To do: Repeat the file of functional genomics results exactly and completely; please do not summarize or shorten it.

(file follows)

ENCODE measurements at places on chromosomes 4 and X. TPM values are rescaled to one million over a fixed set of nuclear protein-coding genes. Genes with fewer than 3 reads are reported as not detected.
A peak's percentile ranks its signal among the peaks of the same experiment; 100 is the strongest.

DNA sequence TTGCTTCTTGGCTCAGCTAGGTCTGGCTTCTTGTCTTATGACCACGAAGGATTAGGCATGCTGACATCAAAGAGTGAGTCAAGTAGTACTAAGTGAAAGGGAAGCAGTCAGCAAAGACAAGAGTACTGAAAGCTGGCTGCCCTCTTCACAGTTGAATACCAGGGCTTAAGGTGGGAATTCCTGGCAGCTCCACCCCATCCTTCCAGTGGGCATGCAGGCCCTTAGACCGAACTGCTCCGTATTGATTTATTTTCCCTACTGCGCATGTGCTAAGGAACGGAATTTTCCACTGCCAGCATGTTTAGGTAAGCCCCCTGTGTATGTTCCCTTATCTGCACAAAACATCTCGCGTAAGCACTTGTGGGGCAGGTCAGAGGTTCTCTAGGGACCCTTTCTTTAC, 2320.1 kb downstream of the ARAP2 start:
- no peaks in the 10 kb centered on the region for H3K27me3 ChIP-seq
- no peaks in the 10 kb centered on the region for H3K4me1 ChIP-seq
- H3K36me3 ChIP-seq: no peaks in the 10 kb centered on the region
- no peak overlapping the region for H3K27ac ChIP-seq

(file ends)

ENCODE measurements at places on chromosomes 4 and X. TPM values are rescaled to one million over a fixed set of nuclear protein-coding genes. Genes with fewer than 3 reads are reported as not detected.
A peak's percentile ranks its signal among the peaks of the same experiment; 100 is the strongest.

DNA sequence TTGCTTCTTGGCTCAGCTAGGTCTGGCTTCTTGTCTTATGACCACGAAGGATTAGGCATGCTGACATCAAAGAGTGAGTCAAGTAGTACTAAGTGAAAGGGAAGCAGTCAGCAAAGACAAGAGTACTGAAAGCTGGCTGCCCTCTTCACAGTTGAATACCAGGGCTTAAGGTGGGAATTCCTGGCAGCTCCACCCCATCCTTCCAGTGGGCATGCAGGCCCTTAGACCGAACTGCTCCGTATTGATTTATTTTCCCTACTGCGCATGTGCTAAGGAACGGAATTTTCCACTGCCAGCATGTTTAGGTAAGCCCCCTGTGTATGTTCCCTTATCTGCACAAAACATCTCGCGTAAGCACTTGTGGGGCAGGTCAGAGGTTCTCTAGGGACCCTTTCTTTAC, 2320.1 kb downstream of the ARAP2 start:
- no peaks in the 10 kb centered on the region for H3K27me3 ChIP-seq
- no peaks in the 10 kb centered on the region for H3K4me1 ChIP-seq
- H3K36me3 ChIP-seq: no peaks in the 10 kb centered on the region
- no peak overlapping the region for H3K27ac ChIP-seq